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I'm writing my term paper. I want to explain the test preparation procedure for my experiment. Is it ok to start each sentence with a verb. For example,

Step 1. Generate syllables with six consonants and three vowels.
Step 2. Make 9 disyllables.
Step 3......

What I meant was, I generated syllables, and then I made disyllables. Is it better to clarify the subject?

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I think mentioning subject is better because you are not instructing the readers but telling them what you did. However, if you smartly write the heading/line to introduce steps, you may omit the subject. Furthermore, if you did things yourself, you may write it into the past tense.

For instance,

Here are the steps I followed...

Step 1: Generated syllables with six...
Step 2: Made 9 disyllables...

Starting bullets/steps with verbs are quite common when you instruct someone. For instance,

Here is how you reach the Empire State Building from the Central Park

Step 1: Head north-west on Doris C Freedman Pl/Grand Army Plaza towards East Dr
Step 2: Take the 1st left onto Central Park S
Step 3: Take the 1st right onto 5th Ave

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There are two different genres here: an procedural one and a historical one.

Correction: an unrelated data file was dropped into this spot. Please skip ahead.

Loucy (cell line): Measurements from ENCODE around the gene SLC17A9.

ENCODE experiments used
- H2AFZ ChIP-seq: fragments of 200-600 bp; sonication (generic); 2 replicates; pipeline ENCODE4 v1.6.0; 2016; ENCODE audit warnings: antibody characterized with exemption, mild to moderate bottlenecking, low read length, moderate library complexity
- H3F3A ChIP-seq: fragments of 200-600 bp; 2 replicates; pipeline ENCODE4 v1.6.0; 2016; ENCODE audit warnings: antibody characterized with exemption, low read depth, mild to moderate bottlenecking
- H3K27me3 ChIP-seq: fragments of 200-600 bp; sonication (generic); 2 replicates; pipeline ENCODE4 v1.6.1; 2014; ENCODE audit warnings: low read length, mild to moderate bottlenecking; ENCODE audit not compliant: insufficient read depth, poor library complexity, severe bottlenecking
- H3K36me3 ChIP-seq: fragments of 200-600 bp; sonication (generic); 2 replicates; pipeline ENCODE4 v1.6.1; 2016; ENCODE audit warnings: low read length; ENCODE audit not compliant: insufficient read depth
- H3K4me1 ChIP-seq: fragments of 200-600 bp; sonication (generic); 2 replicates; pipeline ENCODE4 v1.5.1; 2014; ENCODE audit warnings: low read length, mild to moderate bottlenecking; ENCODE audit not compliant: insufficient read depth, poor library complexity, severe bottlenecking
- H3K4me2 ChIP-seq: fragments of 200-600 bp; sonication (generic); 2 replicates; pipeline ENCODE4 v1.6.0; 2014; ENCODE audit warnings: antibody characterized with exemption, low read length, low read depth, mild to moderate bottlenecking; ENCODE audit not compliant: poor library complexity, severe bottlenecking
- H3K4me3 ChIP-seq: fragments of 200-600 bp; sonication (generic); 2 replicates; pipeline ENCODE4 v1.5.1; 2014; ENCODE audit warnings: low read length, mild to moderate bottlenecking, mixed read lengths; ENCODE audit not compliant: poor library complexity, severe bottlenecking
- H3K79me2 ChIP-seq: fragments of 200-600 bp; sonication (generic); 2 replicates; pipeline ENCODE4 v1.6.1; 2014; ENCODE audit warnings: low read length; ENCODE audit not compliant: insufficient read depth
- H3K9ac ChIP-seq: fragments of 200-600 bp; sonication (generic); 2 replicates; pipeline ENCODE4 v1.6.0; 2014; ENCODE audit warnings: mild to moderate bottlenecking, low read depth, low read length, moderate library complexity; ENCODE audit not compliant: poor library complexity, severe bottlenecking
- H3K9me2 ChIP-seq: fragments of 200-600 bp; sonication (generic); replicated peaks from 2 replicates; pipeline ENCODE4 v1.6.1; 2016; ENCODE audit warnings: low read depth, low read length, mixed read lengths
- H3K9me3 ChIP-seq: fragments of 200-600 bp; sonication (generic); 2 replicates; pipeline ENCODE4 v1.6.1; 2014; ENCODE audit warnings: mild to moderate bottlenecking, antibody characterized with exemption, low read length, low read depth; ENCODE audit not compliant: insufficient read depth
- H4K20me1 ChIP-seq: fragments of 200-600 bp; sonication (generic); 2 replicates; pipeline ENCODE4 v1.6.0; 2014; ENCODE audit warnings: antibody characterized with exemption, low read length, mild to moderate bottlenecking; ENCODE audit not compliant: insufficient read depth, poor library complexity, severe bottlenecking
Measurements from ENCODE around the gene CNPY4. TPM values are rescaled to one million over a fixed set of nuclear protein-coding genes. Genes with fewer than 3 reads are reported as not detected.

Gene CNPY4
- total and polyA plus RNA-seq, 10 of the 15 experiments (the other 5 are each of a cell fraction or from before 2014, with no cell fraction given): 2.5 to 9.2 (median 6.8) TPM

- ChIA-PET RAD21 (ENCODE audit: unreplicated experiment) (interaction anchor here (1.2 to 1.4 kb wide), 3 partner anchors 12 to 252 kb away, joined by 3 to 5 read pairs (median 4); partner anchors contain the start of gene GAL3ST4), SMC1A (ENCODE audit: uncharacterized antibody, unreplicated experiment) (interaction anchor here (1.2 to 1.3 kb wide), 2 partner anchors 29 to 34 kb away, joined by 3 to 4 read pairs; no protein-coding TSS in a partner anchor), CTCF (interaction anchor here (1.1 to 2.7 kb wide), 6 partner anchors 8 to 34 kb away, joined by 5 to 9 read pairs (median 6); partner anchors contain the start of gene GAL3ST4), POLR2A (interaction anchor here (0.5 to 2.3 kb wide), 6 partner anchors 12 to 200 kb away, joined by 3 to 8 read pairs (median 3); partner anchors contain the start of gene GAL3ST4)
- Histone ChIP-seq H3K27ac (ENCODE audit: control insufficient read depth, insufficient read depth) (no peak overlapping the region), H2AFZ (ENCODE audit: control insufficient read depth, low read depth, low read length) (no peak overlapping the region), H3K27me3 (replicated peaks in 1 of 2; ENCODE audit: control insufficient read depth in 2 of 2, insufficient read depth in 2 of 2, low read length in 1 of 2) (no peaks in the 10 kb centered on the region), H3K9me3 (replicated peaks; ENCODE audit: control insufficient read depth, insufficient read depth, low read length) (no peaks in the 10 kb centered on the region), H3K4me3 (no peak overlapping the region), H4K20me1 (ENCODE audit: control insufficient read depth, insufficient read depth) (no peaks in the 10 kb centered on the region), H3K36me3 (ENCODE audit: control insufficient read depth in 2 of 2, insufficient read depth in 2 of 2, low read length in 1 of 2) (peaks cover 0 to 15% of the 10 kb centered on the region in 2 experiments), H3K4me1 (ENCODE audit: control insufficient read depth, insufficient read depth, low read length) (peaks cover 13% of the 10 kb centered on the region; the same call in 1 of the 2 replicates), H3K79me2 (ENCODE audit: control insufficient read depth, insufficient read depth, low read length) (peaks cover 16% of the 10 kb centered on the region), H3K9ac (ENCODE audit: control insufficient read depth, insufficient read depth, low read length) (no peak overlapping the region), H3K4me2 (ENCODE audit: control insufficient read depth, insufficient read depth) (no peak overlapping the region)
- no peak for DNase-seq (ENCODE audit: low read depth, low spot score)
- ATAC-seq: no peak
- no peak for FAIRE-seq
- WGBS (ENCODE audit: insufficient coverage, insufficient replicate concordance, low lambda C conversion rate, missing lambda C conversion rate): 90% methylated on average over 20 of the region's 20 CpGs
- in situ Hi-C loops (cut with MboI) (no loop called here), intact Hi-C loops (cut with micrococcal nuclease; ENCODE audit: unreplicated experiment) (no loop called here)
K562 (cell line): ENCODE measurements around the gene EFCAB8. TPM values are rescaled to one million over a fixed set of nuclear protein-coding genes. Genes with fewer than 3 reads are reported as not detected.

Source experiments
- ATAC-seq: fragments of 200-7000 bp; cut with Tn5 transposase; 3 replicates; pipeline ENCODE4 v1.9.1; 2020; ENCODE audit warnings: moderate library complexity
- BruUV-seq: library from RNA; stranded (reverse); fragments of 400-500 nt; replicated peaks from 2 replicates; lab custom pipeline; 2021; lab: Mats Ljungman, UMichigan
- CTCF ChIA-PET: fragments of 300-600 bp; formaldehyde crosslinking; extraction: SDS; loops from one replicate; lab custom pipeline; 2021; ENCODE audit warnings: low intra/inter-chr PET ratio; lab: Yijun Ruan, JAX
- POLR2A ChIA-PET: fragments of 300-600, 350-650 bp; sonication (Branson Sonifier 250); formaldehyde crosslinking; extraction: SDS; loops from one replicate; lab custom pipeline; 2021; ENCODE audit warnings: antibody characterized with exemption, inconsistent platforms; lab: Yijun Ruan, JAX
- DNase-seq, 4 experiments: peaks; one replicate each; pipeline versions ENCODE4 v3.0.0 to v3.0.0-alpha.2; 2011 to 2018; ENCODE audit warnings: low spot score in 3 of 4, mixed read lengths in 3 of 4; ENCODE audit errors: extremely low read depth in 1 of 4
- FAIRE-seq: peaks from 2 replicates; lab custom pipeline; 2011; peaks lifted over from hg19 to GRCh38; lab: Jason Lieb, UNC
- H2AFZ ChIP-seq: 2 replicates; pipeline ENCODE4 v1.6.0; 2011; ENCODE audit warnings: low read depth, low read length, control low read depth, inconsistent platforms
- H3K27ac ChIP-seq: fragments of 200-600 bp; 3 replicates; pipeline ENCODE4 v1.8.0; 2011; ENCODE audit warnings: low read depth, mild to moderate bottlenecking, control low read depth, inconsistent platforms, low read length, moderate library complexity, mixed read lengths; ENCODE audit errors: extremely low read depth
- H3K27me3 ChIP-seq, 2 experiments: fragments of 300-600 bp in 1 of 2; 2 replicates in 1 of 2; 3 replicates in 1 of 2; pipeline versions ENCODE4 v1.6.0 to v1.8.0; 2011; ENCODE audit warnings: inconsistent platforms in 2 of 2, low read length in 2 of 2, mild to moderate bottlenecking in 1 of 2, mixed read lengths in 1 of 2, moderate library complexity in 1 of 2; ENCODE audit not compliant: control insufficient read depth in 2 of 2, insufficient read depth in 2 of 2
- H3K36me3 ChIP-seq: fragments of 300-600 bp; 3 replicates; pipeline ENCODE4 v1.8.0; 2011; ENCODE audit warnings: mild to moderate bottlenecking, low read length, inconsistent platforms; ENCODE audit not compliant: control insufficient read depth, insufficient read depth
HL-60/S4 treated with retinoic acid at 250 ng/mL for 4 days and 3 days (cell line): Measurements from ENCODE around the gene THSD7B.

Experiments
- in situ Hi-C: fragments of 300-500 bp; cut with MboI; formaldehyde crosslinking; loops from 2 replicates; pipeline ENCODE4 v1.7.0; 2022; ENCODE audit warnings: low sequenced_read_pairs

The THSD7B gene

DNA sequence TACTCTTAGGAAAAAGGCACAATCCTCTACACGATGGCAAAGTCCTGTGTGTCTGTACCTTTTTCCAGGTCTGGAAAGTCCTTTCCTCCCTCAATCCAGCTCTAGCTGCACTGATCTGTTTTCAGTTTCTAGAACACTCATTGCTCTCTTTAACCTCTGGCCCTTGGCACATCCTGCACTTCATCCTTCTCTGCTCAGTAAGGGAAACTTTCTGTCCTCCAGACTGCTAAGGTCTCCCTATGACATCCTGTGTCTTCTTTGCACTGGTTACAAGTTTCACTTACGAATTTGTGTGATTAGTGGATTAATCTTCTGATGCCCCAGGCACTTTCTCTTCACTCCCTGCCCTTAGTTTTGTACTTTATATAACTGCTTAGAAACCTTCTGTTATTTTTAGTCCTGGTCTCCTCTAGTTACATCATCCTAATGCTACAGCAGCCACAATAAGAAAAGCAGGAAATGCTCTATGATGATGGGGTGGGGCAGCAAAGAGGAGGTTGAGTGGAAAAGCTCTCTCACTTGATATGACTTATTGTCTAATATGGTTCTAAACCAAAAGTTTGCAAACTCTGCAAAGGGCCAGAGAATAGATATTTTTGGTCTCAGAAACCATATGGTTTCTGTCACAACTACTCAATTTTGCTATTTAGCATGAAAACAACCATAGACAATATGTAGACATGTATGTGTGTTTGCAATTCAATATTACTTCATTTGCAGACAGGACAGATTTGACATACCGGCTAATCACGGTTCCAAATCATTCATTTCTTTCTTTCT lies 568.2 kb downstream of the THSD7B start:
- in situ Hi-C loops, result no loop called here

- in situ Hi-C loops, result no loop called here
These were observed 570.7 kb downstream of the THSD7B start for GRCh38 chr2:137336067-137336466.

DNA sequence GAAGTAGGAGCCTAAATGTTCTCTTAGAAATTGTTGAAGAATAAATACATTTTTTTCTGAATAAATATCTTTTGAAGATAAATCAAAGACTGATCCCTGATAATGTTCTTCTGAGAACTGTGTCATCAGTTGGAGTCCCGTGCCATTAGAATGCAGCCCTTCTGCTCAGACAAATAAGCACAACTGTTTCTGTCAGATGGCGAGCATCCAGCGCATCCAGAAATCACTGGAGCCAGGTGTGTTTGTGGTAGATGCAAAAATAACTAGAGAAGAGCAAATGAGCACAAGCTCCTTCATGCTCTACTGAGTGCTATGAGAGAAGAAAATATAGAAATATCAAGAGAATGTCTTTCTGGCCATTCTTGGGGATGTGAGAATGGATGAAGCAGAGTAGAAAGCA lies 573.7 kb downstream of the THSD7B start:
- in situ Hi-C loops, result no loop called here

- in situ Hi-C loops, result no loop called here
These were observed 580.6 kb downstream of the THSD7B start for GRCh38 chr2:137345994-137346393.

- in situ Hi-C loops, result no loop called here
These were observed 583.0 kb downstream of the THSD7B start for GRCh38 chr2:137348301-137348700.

Essentially, if you are writing a recount, generally found more often in literature and in social sciences, then you will include a subject in each of your clauses, and generally this is done in prose, rather than in list form.

First I generated syllables with six consonants and three vowels, after which I made nine disyllables. Then I...

This type of writing can also be found in experimental scientific papers, however it is almost always passivised:

Syllables were generated with using six consonants and three vowels. From these, nine disyllables were made. ...

In procedural writing, it is common for the imperative to be used with an ordered list, where the cues that are realised by words in the prior two examples, are instead realised as the numbers on the list:

  1. (=First) Generate syllables with...
  2. (=after which) Make 9 disyllables...
  3. (=Then) ...

I've seen it done ways, although my experience is in sociolinguistics and so I can't really say what's more appropriate for you.

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